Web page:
- Abodo offers a conventional rental search experience as well as free human and bot-assisted "local experts" that can dig up listings on behalf of home hunters.
- The rental startup has raised an additional $4.8 million.
- Online assistances are popping up across the industry, promising to simply the search experience but also potentially raising legal questions.
Consumers who search for homes online typically have to input their property search preferences and then fish out possible matches from a pool of listing search results.
But what if they could get someone to do that for them — and for free?
That’s a service that rental search site Abodo offers, setting it apart from many competitors.
$4.8 in funding; human-bot hybrid assistants
The Madison, Wisconsin-based startup recently raised another $4.8 million in a Series A funding round, bringing its total funding to $8 million.
In addition to providing a conventional property search experience, Abodo serves up human-bot hybrid assistants that can shoot over batches of listings via Abodo’s mobile app based on requests.
Abodo is experimenting with selling leads to agents and says it’s online assistants are not designed to replace agents.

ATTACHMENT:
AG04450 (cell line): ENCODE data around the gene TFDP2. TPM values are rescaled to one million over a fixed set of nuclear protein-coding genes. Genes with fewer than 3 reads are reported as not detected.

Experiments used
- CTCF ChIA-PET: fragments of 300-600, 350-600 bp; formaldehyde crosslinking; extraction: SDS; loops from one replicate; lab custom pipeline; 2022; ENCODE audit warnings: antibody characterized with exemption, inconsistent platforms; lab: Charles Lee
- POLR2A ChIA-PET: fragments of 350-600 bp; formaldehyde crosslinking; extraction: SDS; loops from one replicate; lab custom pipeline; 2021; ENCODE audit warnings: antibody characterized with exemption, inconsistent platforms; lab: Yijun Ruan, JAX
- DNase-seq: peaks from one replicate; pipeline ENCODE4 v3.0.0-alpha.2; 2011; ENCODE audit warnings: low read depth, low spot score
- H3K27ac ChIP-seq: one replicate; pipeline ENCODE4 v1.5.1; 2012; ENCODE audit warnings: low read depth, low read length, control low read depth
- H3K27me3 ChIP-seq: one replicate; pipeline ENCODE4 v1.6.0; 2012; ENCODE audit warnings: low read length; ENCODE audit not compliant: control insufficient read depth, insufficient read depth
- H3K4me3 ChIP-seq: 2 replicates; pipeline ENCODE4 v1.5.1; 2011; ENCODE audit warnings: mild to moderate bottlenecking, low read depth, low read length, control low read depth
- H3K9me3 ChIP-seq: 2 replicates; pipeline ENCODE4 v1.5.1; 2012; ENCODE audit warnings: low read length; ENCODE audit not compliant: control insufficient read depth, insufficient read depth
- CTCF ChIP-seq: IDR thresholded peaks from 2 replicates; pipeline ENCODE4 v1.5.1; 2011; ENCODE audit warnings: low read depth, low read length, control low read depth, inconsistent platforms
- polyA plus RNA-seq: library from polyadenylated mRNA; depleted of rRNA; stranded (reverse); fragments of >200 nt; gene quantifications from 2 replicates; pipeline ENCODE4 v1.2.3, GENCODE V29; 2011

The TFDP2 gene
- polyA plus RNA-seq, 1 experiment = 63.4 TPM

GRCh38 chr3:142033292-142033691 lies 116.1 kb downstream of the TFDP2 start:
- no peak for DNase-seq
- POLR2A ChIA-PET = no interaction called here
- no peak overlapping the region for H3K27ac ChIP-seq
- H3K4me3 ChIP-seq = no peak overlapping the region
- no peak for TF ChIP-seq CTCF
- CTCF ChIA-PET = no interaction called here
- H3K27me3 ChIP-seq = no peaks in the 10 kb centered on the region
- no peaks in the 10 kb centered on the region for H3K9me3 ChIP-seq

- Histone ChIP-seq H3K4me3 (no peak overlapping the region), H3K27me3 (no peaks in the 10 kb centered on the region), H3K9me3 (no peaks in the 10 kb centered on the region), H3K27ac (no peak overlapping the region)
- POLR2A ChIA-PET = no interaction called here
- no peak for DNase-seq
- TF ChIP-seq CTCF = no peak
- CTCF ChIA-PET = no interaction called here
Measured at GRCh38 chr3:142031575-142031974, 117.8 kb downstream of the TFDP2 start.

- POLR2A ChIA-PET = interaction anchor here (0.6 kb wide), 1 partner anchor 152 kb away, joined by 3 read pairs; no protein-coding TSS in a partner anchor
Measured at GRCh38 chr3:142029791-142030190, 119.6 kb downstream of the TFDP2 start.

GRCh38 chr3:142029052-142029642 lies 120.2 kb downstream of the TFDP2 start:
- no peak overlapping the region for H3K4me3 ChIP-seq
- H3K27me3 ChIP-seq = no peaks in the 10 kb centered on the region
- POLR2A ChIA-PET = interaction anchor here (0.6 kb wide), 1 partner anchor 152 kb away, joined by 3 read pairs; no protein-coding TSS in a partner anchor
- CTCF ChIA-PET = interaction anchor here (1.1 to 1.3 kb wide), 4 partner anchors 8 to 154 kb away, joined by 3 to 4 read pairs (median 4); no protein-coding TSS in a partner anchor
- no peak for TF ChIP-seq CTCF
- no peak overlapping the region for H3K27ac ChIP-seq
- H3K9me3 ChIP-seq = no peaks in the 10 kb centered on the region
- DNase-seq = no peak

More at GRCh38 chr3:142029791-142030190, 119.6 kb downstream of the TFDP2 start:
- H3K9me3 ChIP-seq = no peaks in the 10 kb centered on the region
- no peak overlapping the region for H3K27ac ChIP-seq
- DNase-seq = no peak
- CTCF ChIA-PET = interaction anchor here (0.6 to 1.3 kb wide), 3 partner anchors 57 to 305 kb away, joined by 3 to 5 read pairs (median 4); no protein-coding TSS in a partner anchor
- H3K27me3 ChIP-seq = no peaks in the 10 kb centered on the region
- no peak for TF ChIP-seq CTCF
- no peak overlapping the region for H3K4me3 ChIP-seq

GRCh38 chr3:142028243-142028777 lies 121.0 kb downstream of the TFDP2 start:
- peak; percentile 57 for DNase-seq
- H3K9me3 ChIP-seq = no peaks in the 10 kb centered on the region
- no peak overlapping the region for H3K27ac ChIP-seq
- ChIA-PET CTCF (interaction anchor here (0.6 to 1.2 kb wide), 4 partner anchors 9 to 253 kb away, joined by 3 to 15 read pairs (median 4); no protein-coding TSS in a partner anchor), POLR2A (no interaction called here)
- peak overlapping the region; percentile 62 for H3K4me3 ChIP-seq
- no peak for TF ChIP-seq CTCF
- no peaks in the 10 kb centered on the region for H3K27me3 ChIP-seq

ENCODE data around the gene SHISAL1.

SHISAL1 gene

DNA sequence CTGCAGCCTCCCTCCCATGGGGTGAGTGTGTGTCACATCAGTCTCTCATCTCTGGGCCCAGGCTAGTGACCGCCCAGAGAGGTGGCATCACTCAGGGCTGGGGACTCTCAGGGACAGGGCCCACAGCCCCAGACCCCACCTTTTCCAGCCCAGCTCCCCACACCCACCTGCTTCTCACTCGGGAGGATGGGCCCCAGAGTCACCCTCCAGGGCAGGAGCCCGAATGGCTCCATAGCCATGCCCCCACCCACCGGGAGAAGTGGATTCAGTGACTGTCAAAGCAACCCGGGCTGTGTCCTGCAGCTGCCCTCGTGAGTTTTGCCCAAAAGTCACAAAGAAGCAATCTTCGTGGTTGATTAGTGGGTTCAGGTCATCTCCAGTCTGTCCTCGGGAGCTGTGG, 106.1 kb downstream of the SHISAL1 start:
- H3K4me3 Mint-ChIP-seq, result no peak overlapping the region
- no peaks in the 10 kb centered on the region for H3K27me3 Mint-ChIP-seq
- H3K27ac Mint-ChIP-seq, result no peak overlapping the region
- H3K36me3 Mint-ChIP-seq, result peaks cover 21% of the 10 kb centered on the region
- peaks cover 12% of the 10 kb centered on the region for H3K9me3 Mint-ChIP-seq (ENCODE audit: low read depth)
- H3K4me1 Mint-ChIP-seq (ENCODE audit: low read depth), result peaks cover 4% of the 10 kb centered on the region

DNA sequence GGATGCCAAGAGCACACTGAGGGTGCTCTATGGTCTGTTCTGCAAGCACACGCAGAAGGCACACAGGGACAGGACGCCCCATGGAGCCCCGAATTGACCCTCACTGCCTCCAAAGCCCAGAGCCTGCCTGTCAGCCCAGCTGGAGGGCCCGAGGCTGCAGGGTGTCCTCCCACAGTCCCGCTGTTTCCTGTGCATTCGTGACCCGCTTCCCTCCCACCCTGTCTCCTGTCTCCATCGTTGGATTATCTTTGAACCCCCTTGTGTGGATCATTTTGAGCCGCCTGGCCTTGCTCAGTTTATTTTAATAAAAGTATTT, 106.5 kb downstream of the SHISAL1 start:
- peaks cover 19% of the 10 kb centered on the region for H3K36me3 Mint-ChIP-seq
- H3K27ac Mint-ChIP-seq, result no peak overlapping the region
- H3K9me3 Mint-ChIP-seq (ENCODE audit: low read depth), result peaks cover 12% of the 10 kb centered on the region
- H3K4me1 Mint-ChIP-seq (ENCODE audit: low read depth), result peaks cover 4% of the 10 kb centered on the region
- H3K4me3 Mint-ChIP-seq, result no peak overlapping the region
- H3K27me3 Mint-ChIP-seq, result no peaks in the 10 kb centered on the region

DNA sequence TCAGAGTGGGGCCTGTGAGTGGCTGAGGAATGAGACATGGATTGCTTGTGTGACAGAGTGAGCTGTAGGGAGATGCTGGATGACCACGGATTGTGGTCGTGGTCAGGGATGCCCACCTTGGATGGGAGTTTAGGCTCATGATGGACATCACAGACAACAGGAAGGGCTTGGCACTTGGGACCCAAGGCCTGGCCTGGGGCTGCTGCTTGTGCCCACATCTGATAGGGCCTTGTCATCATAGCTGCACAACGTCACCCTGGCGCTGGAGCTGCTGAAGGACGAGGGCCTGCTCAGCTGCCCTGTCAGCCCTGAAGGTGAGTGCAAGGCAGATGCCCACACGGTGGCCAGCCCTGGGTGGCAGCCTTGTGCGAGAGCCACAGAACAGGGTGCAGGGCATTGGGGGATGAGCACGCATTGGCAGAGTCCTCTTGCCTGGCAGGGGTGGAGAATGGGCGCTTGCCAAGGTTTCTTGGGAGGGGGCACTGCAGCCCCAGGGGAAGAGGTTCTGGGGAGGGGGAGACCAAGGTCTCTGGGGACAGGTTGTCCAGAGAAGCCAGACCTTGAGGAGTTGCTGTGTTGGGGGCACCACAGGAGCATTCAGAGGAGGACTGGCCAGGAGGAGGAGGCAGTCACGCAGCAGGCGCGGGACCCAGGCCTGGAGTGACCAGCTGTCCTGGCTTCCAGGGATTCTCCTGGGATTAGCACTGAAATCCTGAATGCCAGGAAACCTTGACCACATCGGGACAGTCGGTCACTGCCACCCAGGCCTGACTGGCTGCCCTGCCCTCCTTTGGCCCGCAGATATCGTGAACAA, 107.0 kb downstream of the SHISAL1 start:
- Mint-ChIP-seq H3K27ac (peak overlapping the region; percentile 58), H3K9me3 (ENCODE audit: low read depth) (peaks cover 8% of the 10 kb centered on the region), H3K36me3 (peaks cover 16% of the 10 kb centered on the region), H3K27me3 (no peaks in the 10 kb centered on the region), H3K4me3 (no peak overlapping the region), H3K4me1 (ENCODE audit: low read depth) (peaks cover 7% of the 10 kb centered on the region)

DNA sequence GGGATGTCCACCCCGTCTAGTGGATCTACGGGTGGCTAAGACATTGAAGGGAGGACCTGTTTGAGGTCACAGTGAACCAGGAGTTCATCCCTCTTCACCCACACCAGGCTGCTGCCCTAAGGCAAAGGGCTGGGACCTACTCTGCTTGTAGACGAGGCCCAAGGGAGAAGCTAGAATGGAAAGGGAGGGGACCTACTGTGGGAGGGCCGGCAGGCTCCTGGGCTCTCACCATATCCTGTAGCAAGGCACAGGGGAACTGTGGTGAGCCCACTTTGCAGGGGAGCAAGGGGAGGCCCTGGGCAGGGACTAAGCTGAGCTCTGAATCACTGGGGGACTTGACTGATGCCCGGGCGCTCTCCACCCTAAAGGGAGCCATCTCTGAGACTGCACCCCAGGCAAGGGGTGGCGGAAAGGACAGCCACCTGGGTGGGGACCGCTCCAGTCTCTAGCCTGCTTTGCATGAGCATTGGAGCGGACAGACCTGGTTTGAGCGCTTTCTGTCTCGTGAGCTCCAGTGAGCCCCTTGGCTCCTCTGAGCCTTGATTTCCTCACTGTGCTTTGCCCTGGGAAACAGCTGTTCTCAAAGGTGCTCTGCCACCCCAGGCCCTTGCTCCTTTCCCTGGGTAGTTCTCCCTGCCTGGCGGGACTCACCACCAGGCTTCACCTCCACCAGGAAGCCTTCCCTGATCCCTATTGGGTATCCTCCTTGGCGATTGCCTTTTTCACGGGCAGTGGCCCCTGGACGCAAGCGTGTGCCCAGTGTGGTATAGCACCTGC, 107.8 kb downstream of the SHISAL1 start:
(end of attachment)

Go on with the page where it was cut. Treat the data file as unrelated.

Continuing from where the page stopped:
The startup says it’s also rolled out the “the industry’s first automated Facebook bot service,” which is available on Facebook Messenger and through Abodo’s Facebook page.
“Abodo gives a younger apartment seeker an experience that is modern and consistent with their mobile lifestyle,” said Greg Robinson, a managing director of 4490 Ventures, in a statement.
4490 Ventures led Abodo’s latest funding round, with investors included American Family Ventures and Flyover Capital also participating.
Abodo’s ‘local experts’
Abodo’s “local experts” are “familiar with the city you’re interested in and can match your lifestyle with the right neighborhood,” Abodo says on its website.
The startup describes local experts as a “person running the show” with “human-assisted artificial intelligence to make the process faster and easier for our experts.” The assistants are free for renters and landlords.
“We make money through advertising on our website, not through broker or referral fees associated with this service,” its website says.
Asked if Abodo sells leads to agents, spokesman Sam Radbil said it’s “testing a model where we are working with brokers in a few select markets” but has no results to share at the moment.
Abodo’s assistant is not designed to replace agents, only to streamline the search process, according to Radbil.
“Once a renter has their set of curated listings, it’s entirely possibly they’d work with a broker from that point forward,” Radbil said.
Online real estate assistants are popping up across the real estate industry.
They promise to simplify the search process for consumers but also have led some legal experts to question whether they — both humans and bots — can potentially run afoul of real estate laws, depending on the services they perform and the questions they answer.
Abodo has “taken a look this and our service operates within legal bounds,” said Abodo spokesman Sam Radbil.
Editor’s note: This story has been updated with comments from Abodo spokesman Sam Radbil.